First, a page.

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U.S. soldier killed in Baghdad

Coalition troops search vehicles at a checkpoint in Ramadi, Iraq, Sunday.
Coalition troops search vehicles at a checkpoint in Ramadi, Iraq, Sunday.

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• Interactive: Who's who in Iraq
• Interactive: Sectarian divide

BAGHDAD, Iraq (CNN) -- A gunman shot and killed a soldier who was guarding Baghdad University in the city's center Sunday, military officials said.

The soldier from the 352nd Civil Affairs Command had strayed from a larger group and was talking with a local resident when someone walked up from behind and shot him in the back of the head with a handgun, a witness told CNN. The shooting took place around 12:30 p.m. (4:30 a.m. EDT), a military spokeswoman said.

According to U.S. Central Command, the soldier died at a hospital.

It was the second such attack in two days, and the third in about a week, all three of which happened in Baghdad. Saturday, Richard Wild, a 24-year-old British journalist, was fatally shot in the back of the head; another U.S. soldier was shot in the head about a week ago.

Prior to Sunday's incident, the United States blamed remnants of Saddam Hussein's government -- Baathists and Republican Guard members -- for attacks that have killed 27 American and six British troops since President Bush declared the end of major combat operations on May 1.

U.S. Joint Chiefs Chairman Gen. Richard Myers told "Fox News Sunday" that much of Iraq is fairly stable, but that there is a "triangle" of lawlessness where fighters opposed to the U.S. presence are staging most of their attacks.

Ninety percent of the now 28 hostile deaths have occurred in the triangle formed by the predominantly Sunni Muslim cities of Baghdad, Tikrit and Ar Ramadi, Myers said.

"That's where our forces are working very hard to rout out the remnants of the Baathist party and other followers of Saddam Hussein that think somehow that they're coming back, which they aren't," Myers said.

"A lot of the country is relatively stable; there are still challenges at Baghdad and in that triangle," he said.

The military is still trying to assess whether the attacks on U.S. military personnel are planned by Iraqis, or whether terrorists from other countries might be behind them, Myers said.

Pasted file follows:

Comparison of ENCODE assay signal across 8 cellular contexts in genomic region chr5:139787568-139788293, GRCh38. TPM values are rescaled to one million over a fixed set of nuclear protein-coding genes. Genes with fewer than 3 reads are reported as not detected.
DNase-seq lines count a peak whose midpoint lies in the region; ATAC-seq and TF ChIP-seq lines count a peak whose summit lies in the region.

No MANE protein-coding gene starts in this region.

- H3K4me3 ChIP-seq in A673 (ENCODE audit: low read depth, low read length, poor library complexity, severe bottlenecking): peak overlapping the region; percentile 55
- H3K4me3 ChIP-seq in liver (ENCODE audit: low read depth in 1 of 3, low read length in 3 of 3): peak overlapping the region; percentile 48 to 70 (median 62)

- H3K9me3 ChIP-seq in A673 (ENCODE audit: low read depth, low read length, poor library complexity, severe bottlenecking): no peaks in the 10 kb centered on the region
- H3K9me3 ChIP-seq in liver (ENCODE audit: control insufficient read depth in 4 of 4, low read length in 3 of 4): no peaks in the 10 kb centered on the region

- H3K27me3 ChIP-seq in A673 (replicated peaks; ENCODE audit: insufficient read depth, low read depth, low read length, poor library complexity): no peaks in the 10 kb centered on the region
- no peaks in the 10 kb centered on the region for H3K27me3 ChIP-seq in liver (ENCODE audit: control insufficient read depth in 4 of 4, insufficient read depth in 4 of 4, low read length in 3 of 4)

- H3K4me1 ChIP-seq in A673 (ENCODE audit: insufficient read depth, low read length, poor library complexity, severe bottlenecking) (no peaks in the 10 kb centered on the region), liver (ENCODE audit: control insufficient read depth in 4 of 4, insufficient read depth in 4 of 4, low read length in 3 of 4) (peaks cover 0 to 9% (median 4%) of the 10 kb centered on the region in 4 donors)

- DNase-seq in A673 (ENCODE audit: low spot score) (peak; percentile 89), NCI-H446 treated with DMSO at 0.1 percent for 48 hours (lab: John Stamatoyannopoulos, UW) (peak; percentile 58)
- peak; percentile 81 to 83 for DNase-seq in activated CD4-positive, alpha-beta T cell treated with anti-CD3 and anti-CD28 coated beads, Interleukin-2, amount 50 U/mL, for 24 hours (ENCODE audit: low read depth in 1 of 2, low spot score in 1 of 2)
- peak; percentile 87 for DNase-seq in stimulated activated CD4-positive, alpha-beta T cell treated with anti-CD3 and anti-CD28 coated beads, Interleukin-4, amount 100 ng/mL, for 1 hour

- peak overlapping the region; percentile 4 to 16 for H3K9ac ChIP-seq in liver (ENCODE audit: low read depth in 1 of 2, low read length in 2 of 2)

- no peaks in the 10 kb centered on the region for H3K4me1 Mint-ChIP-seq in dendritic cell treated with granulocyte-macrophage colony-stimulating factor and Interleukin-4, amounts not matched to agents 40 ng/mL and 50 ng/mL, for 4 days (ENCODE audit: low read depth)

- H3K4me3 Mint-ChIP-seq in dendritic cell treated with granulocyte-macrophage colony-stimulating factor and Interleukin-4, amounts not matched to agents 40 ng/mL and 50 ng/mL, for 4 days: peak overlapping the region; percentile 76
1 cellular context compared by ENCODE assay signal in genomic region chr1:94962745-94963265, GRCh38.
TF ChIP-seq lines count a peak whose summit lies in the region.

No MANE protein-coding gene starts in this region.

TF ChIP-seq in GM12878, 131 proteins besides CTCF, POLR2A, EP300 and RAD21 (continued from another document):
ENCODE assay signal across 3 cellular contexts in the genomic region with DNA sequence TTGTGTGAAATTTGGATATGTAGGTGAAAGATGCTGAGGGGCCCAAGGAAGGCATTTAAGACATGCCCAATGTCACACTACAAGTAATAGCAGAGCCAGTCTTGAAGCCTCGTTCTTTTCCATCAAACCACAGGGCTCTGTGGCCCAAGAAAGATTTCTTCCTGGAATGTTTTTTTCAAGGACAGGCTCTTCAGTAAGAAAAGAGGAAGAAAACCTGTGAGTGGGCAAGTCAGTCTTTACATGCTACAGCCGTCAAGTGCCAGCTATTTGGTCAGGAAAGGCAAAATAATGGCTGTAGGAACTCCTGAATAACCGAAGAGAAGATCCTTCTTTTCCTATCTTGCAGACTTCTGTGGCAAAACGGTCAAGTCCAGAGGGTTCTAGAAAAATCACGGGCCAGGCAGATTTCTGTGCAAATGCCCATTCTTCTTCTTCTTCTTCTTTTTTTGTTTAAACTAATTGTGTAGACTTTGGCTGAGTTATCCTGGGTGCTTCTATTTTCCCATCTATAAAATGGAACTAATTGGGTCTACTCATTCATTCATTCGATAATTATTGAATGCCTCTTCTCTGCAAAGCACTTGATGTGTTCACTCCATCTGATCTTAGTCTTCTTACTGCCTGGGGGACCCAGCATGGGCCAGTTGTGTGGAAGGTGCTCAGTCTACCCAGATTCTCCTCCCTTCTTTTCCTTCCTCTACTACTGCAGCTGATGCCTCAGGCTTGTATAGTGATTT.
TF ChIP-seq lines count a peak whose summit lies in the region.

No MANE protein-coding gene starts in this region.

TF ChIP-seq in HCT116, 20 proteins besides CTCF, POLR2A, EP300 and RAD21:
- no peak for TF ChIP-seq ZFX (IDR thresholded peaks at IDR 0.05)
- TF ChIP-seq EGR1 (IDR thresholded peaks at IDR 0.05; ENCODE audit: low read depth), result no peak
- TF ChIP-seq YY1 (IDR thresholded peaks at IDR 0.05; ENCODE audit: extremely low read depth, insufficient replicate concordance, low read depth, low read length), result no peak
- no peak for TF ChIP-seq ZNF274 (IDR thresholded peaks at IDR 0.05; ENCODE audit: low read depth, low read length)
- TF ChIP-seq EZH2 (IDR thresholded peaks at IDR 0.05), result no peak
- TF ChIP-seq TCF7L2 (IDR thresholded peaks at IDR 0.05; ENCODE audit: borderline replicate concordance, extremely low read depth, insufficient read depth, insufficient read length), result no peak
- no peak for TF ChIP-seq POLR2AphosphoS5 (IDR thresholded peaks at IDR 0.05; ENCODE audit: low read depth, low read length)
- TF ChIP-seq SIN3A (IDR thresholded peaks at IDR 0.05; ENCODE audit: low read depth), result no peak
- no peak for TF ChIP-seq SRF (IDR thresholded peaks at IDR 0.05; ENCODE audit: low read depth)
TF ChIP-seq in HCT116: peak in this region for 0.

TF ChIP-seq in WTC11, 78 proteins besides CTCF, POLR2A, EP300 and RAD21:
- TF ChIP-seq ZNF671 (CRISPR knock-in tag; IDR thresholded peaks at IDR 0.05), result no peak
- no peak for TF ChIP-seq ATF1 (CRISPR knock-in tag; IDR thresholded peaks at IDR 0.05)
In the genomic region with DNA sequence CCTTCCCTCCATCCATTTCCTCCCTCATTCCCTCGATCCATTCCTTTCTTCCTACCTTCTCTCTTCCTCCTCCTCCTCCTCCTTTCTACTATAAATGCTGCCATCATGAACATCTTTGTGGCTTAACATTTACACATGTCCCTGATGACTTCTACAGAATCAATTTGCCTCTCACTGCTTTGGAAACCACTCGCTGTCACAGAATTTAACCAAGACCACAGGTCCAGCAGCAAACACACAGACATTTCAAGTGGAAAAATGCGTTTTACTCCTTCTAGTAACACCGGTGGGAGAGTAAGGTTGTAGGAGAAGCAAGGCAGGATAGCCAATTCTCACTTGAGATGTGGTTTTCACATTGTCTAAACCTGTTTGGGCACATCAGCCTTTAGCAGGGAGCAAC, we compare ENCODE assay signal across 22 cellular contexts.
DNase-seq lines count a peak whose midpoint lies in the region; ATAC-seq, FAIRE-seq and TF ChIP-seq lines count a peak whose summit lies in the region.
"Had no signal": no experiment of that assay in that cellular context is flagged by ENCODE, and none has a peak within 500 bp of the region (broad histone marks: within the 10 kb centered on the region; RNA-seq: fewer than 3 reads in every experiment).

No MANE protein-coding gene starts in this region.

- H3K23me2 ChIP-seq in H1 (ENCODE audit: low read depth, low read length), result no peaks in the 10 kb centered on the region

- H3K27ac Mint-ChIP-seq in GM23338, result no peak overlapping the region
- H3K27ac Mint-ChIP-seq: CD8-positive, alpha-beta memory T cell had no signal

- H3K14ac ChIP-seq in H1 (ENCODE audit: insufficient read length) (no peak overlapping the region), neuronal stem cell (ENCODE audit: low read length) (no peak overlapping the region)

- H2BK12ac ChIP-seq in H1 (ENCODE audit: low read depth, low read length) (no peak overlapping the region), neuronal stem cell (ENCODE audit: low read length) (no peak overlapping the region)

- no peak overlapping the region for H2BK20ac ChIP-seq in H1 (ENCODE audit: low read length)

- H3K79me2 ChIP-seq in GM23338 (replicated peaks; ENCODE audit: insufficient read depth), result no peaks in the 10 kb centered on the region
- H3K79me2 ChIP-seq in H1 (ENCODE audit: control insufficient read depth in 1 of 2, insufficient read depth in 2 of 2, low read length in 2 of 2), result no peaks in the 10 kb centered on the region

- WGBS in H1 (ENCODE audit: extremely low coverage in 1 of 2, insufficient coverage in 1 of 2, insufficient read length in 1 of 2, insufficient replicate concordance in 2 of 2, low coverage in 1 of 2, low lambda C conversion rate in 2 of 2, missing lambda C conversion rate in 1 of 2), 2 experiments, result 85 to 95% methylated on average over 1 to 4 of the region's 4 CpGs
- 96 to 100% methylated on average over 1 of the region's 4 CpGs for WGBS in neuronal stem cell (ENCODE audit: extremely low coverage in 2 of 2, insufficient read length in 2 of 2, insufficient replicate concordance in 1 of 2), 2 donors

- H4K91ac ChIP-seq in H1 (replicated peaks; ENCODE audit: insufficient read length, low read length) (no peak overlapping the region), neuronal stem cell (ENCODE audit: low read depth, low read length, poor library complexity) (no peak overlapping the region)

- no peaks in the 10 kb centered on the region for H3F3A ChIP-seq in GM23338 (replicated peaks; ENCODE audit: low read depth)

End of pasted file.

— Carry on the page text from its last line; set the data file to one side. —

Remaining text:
On Saturday, a U.S. soldier was wounded and two Humvees were damaged when a grenade was tossed from an overpass at a U.S. military police patrol in central Baghdad.

That attack came the same day seven U.S.-trained Iraqi police recruits were killed when an "improvised explosive device" detonated in Ramadi, about 75 miles west of Baghdad, according to U.S. authorities.

At least 13 people were wounded in the blast, U.S. military sources in Ramadi told CNN. The recruits had been close to graduating from their training program.

The recruits were walking past a street light from their school to police headquarters at the time, witnesses said. (Gallery: Explosion at Ramadi) The city has strong ties to ousted Iraqi leader Saddam Hussein and his outlawed Baath party.

Many people said they blamed U.S. forces for the explosion, but the local police chief denied that, saying he thought there was an effort to create tension between the U.S. forces and the police.

Bodyguard captured

Sabah Mirza, a former bodyguard to deposed President Saddam Hussein, was captured, and a cache of weapons was seized from his property, Bernard Kerik, a senior U.S. adviser to the Iraqi Interior Ministry, said Sunday.

Mirza was detained in Baghdad several days ago; the weapons were taken from his Baghdad property Sunday night, Kerik said.

Mirza and his cache of weapons, including thousands of rounds of ammunition, AK-47 rifles and a number of 60-mm mortar rounds, were discovered after U.S. forces received a tip from an Iraqi, Kerik said.

Turkish soldiers released

U.S. forces have released 11 Turkish special forces troops detained in northern Iraq last week, senior Turkish military sources told CNN late Sunday.

For security reasons, the Turkish forces were taken to an American base in Baghdad, the sources said. They are expected to be taken Monday to the northern Iraqi city of Sulaimaniyah, where they were captured Friday, the sources said.

The release came after discussions over the weekend between U.S. Vice President Dick Cheney and Turkish Prime Minister Recep Tayyip Erdogan, and U.S. Secretary of State Colin Powell and Turkish Foreign Minister Abdullah Gul. (Full story)

Uranium trail

Former U.S. Ambassador to Gabon Joseph Wilson said Sunday he told the CIA and State Department that Baghdad did not try buy uranium from Niger in the late 1990s to develop nuclear weapons. (Full story)

Two months before the U.S.-led invasion of Iraq, Bush accused Baghdad of trying to buy "significant quantities of uranium" from an unnamed African country. In his January 2003 State of the Union address, Bush cited a British intelligence "white paper."

"If [Bush administration officials] were referring to Niger when they were referring to uranium sales from Africa to Iraq ... that information was erroneous and ... they knew about it well ahead of both the publication of the British white paper and the president's State of the Union address," Wilson told NBC's "Meet the Press."

CNN Baghdad Bureau Chief Jane Arraf, Producer Kevin Flower and Correspondents Nic Robertson, John King and Barbara Starr contributed to this report.

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